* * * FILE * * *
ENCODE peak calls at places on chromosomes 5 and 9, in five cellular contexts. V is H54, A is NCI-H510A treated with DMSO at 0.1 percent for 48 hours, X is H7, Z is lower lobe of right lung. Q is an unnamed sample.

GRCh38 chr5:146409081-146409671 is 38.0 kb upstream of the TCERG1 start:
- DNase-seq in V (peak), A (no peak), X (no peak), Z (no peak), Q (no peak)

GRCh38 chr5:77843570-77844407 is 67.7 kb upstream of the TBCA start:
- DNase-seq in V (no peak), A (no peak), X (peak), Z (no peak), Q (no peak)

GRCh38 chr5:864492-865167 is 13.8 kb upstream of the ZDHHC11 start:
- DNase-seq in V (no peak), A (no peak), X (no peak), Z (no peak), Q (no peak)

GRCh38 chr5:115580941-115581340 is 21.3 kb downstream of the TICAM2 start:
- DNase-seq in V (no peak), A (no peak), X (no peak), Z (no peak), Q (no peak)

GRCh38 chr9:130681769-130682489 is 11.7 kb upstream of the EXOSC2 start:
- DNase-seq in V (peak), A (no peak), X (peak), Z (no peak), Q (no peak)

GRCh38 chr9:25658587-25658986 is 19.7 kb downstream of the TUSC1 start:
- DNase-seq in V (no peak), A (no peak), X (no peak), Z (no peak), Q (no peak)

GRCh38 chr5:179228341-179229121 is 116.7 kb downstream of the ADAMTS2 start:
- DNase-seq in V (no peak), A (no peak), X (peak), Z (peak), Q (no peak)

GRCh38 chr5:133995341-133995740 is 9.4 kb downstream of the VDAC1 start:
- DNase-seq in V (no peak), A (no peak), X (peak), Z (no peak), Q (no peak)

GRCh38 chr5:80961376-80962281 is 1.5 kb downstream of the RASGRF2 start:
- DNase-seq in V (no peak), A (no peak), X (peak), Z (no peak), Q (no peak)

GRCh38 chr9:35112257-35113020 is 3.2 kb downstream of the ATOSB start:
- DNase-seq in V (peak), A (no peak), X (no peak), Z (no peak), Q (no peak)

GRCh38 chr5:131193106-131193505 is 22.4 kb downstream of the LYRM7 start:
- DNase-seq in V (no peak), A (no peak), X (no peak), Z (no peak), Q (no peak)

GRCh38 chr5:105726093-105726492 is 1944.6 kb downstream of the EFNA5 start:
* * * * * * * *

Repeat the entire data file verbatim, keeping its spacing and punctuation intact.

ENCODE peak calls at places on chromosomes 5 and 9, in five cellular contexts. V is H54, A is NCI-H510A treated with DMSO at 0.1 percent for 48 hours, X is H7, Z is lower lobe of right lung. Q is an unnamed sample.

GRCh38 chr5:146409081-146409671 is 38.0 kb upstream of the TCERG1 start:
- DNase-seq in V (peak), A (no peak), X (no peak), Z (no peak), Q (no peak)

GRCh38 chr5:77843570-77844407 is 67.7 kb upstream of the TBCA start:
- DNase-seq in V (no peak), A (no peak), X (peak), Z (no peak), Q (no peak)

GRCh38 chr5:864492-865167 is 13.8 kb upstream of the ZDHHC11 start:
- DNase-seq in V (no peak), A (no peak), X (no peak), Z (no peak), Q (no peak)

GRCh38 chr5:115580941-115581340 is 21.3 kb downstream of the TICAM2 start:
- DNase-seq in V (no peak), A (no peak), X (no peak), Z (no peak), Q (no peak)

GRCh38 chr9:130681769-130682489 is 11.7 kb upstream of the EXOSC2 start:
- DNase-seq in V (peak), A (no peak), X (peak), Z (no peak), Q (no peak)

GRCh38 chr9:25658587-25658986 is 19.7 kb downstream of the TUSC1 start:
- DNase-seq in V (no peak), A (no peak), X (no peak), Z (no peak), Q (no peak)

GRCh38 chr5:179228341-179229121 is 116.7 kb downstream of the ADAMTS2 start:
- DNase-seq in V (no peak), A (no peak), X (peak), Z (peak), Q (no peak)

GRCh38 chr5:133995341-133995740 is 9.4 kb downstream of the VDAC1 start:
- DNase-seq in V (no peak), A (no peak), X (peak), Z (no peak), Q (no peak)

GRCh38 chr5:80961376-80962281 is 1.5 kb downstream of the RASGRF2 start:
- DNase-seq in V (no peak), A (no peak), X (peak), Z (no peak), Q (no peak)

GRCh38 chr9:35112257-35113020 is 3.2 kb downstream of the ATOSB start:
- DNase-seq in V (peak), A (no peak), X (no peak), Z (no peak), Q (no peak)

GRCh38 chr5:131193106-131193505 is 22.4 kb downstream of the LYRM7 start:
- DNase-seq in V (no peak), A (no peak), X (no peak), Z (no peak), Q (no peak)

GRCh38 chr5:105726093-105726492 is 1944.6 kb downstream of the EFNA5 start: